The money question then becomes obvious. What are those skills? Essentially, they will fall into two categories: Creative and Enabling.

Creative Skills

In his article about artificial intelligence, Tim Urban makes a statement that is startling because it is both obvious and yet counterintuitive.

Hard things—like calculus, financial market strategy, and language translation—are mind-numbingly easy for a computer, while easy things—like vision, motion, movement, and perception—are insanely hard for it. Or, as computer scientist Donald Knuth puts it, AI has by now succeeded in doing essentially everything that requires ‘thinking’ but has failed to do most of what people and animals do ‘without thinking.’

The first category of jobs that will be the hardest to replace will be those that actually are not based on our “thinking” skills, but instead are based on creative and emotional foundations. Anything that requires creativity, entrepreneurial perspectives, interpersonal skills and emotional engagement will be difficult to replace. This also includes any function that caters to the “high touch” desires of human interaction (like luxury goods). But even in these categories, it will be those that most effectively leverage technology to aid and optimize their efforts that will find the greatest success.

Enabling Skills

The second category of skills will be those that support the emerging technologies and enable them to operate effectively. This will include everything from the hardware that houses the technology to cyber security experts to those that help people select, deploy and maintain machine learning-based technologies. Futurist Daniel Burrus, in fact, identified twelve specific trends that will be the foundation of new jobs in the Digital Era.8 In it, he identified additional areas of opportunity including new manufacturing-based careers centered around 3D printing, new careers in education utilizing gamification and new technology-driven educational paradigms and new jobs surrounding the transformation of analytics to help transform businesses.

The big message from both Daniel Burrus, Thomas Frey and virtually all of the sources cited in this article is that the future will belong to those that leverage technology in nuanced fashions to augment, supplement, extend and embellish their own human skills. The key, to paraphrase Frey, is to compete WITH technology rather than AGAINST it. Whether that is in creative pursuits or by developing the skills necessary to support and extend these new technologies, the end state is the same. Those who fail to develop these skills and instead remain steadfast in their belief that they can continue to do a “routine job” will find themselves pushed downward in the economic cycle. Those, however, that develop these new skills and embrace this future will be those that thrive in the Digital Era.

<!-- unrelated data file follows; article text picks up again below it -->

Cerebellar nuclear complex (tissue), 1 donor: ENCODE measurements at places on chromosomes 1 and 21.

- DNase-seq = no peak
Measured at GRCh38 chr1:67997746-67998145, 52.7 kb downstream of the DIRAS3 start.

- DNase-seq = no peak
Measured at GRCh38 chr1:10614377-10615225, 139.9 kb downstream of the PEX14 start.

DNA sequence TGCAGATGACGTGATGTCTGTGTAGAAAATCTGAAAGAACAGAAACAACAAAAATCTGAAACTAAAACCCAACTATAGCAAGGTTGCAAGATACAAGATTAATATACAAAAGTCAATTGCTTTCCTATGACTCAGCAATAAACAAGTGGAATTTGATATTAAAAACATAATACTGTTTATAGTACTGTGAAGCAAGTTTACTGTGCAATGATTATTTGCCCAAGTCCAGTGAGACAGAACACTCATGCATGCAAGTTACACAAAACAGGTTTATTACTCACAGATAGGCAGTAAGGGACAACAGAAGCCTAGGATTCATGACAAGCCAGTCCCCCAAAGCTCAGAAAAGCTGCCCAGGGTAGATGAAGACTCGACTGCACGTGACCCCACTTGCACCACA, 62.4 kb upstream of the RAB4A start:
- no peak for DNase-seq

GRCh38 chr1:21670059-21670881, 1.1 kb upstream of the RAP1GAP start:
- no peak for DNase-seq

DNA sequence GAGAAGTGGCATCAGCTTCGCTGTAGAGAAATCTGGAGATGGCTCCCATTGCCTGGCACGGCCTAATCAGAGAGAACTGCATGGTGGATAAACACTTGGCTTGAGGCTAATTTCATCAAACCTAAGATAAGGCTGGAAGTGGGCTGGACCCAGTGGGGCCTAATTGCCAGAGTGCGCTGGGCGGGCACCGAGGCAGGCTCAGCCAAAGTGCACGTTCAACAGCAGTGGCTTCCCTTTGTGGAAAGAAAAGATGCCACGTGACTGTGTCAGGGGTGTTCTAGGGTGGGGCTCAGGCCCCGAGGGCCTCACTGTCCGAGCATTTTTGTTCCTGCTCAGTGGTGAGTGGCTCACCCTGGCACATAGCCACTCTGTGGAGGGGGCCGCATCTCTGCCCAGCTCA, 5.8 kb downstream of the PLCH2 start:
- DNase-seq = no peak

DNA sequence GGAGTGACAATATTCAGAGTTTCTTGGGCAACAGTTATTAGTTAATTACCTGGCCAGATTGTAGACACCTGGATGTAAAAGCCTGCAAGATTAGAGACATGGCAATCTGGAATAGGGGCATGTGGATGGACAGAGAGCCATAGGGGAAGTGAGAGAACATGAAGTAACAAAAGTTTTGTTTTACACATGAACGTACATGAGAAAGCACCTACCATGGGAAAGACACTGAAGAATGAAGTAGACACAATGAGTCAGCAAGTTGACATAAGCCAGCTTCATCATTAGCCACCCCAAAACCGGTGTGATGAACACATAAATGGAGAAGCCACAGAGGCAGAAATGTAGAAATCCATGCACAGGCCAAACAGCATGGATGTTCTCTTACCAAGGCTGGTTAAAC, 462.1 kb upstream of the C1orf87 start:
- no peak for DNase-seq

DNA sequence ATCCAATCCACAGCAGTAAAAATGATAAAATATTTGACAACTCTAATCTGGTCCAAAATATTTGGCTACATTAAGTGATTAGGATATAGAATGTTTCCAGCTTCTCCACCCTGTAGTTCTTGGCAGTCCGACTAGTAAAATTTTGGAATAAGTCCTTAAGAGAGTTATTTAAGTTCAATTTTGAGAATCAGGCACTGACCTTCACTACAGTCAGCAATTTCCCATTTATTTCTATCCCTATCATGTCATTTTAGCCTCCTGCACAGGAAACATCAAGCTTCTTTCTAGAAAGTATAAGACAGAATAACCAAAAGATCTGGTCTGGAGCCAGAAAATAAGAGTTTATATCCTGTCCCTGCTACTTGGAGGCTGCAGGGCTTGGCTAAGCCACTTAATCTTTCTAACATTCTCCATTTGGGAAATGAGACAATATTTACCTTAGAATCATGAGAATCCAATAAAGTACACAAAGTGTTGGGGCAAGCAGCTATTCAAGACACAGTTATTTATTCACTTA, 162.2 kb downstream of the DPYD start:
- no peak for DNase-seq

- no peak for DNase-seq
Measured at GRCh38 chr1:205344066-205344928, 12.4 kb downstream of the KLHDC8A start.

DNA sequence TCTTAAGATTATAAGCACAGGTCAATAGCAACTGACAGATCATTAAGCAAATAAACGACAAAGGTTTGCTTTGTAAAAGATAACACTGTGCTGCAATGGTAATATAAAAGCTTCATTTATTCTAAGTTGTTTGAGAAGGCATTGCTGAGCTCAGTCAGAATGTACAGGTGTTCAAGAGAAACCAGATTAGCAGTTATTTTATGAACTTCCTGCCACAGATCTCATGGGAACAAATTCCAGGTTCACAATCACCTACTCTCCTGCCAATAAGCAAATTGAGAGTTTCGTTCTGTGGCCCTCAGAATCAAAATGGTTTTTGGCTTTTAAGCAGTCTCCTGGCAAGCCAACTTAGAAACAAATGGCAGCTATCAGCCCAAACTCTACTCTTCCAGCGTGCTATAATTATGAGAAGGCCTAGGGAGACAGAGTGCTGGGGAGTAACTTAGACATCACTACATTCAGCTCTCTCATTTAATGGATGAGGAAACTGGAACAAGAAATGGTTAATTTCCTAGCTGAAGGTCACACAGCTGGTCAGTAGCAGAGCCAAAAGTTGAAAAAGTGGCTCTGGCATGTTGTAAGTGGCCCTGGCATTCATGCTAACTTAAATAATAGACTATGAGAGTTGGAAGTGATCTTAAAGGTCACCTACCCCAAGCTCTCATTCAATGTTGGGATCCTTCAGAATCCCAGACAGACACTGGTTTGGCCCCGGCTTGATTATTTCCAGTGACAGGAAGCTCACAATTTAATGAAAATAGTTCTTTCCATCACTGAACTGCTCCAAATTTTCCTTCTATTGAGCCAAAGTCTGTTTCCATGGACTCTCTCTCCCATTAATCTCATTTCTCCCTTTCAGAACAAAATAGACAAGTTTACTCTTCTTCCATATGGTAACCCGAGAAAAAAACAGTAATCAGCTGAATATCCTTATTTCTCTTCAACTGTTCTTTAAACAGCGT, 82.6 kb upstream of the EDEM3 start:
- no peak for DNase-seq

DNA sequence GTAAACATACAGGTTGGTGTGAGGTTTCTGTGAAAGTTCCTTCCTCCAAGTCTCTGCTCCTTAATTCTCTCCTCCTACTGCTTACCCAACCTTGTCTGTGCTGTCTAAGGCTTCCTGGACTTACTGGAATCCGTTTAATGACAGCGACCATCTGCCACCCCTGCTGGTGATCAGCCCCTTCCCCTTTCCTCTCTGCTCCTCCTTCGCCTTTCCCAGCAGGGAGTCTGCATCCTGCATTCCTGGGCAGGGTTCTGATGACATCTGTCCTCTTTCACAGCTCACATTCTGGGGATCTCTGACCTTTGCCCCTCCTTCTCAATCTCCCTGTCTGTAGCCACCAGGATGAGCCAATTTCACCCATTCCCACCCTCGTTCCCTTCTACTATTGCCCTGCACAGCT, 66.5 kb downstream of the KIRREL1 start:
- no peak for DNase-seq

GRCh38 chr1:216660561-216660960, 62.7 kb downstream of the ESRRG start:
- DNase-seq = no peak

1 Urban, Tim. “The AI Revolution: The Road to Superintelligence.” Wait But Why. N.p., 22 Jan. 2015. Web. 22 June 2016.  http://waitbutwhy.com/2015/01/artificial-intelligence-revolution-1.html

2 Pyle, Dorian, and Cristina San Jose. “An Executive’s Guide to Machine Learning.” McKinsey Quarterly. McKinsey & Company, June 2015. Web. 22 June 2016. http://www.mckinsey.com/industries/high-tech/our-insights/an-executives-guide-to-machine-learning

3 Frey, Thomas. “2 Billion Jobs to Disappear by 2030.” DaVinci Institute – Futurist Speaker. N.p., 3 Feb. 2012. Web. 22 June 2016.  http://www.futuristspeaker.com/business-trends/2-billion-jobs-to-disappear-by-2030/

Ward, Jill. “Rise of the Robots Will Eliminate More Than 5 Million Jobs.” Bloomberg.com. Bloomberg Technology, 18 Jan. 2016. Web. 21 June 2016. http://www.bloomberg.com/news/articles/2016-01-18/rise-of-the-robots-will-eliminate-more-than-5-million-jobs

5 Nuwer, Rachel. “Will Machines Eventually Take on Every Job?” BBC.com. BBC, 6 Aug. 2015. Web. 22 June 2016. http://www.bbc.com/future/story/20150805-will-machines-eventually-take-on-every-job

6 Carnevale, Anthony P., and Stephen J. Rose. “Clinical Pharmacists and the Undereducated Physician.” New England Journal of Medicine N Engl J Med 309.20 (1983): 1257-258. CEW.Georgetown.edu. Center on Education and The Workforce. Web. 21 June 2016. https://cew.georgetown.edu/wp-content/uploads/2014/11/undereducatedsummary.pdf

7 Bessen, James. “Employers Aren’t Just Whining – the.” Harvard Business Review. N.p., 25 Aug. 2014. Web. 22 June 2016. https://hbr.org/2014/08/employers-arent-just-whining-the-skills-gap-is-real/

8 Burrus, Daniel. “12 Tech Trends Transforming Careers — And Leading To New Jobs.” AOL.com. N.p., 20 Mar. 2013. Web. 22 June 2016. http://www.aol.com/article/2013/03/20/technology-career-trends-opportunities/20510179/